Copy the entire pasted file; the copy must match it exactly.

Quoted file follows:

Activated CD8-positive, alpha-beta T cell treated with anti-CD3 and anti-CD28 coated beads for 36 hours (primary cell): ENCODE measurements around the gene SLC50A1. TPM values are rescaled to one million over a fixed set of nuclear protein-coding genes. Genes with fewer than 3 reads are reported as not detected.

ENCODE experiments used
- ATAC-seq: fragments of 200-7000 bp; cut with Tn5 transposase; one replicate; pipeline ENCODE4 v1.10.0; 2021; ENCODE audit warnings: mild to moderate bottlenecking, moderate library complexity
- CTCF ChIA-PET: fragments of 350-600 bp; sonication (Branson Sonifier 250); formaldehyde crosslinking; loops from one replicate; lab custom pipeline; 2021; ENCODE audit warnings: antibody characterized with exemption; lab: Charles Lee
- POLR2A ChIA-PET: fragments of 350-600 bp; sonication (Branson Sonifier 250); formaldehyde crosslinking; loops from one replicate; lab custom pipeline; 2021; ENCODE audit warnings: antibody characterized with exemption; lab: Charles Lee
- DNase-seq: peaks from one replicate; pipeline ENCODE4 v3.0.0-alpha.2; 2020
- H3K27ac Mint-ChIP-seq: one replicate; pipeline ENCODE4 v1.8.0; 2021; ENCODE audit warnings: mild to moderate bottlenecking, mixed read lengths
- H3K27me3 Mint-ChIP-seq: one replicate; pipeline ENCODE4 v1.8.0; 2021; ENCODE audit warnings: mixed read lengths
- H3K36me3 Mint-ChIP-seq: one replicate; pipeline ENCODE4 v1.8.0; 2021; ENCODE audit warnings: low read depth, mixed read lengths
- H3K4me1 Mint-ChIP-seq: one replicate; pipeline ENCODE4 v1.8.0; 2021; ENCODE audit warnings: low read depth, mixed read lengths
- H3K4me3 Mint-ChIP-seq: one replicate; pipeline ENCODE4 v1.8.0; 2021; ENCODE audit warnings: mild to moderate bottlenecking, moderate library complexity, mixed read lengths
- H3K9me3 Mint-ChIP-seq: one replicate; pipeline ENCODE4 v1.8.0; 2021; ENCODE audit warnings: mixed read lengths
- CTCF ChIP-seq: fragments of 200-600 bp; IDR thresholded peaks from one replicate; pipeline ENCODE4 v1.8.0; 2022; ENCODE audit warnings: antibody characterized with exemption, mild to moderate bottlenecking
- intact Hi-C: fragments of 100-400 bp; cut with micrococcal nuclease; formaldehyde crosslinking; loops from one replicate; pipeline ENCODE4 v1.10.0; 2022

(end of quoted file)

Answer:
Activated CD8-positive, alpha-beta T cell treated with anti-CD3 and anti-CD28 coated beads for 36 hours (primary cell): ENCODE measurements around the gene SLC50A1. TPM values are rescaled to one million over a fixed set of nuclear protein-coding genes. Genes with fewer than 3 reads are reported as not detected.

ENCODE experiments used
- ATAC-seq: fragments of 200-7000 bp; cut with Tn5 transposase; one replicate; pipeline ENCODE4 v1.10.0; 2021; ENCODE audit warnings: mild to moderate bottlenecking, moderate library complexity
- CTCF ChIA-PET: fragments of 350-600 bp; sonication (Branson Sonifier 250); formaldehyde crosslinking; loops from one replicate; lab custom pipeline; 2021; ENCODE audit warnings: antibody characterized with exemption; lab: Charles Lee
- POLR2A ChIA-PET: fragments of 350-600 bp; sonication (Branson Sonifier 250); formaldehyde crosslinking; loops from one replicate; lab custom pipeline; 2021; ENCODE audit warnings: antibody characterized with exemption; lab: Charles Lee
- DNase-seq: peaks from one replicate; pipeline ENCODE4 v3.0.0-alpha.2; 2020
- H3K27ac Mint-ChIP-seq: one replicate; pipeline ENCODE4 v1.8.0; 2021; ENCODE audit warnings: mild to moderate bottlenecking, mixed read lengths
- H3K27me3 Mint-ChIP-seq: one replicate; pipeline ENCODE4 v1.8.0; 2021; ENCODE audit warnings: mixed read lengths
- H3K36me3 Mint-ChIP-seq: one replicate; pipeline ENCODE4 v1.8.0; 2021; ENCODE audit warnings: low read depth, mixed read lengths
- H3K4me1 Mint-ChIP-seq: one replicate; pipeline ENCODE4 v1.8.0; 2021; ENCODE audit warnings: low read depth, mixed read lengths
- H3K4me3 Mint-ChIP-seq: one replicate; pipeline ENCODE4 v1.8.0; 2021; ENCODE audit warnings: mild to moderate bottlenecking, moderate library complexity, mixed read lengths
- H3K9me3 Mint-ChIP-seq: one replicate; pipeline ENCODE4 v1.8.0; 2021; ENCODE audit warnings: mixed read lengths
- CTCF ChIP-seq: fragments of 200-600 bp; IDR thresholded peaks from one replicate; pipeline ENCODE4 v1.8.0; 2022; ENCODE audit warnings: antibody characterized with exemption, mild to moderate bottlenecking
- intact Hi-C: fragments of 100-400 bp; cut with micrococcal nuclease; formaldehyde crosslinking; loops from one replicate; pipeline ENCODE4 v1.10.0; 2022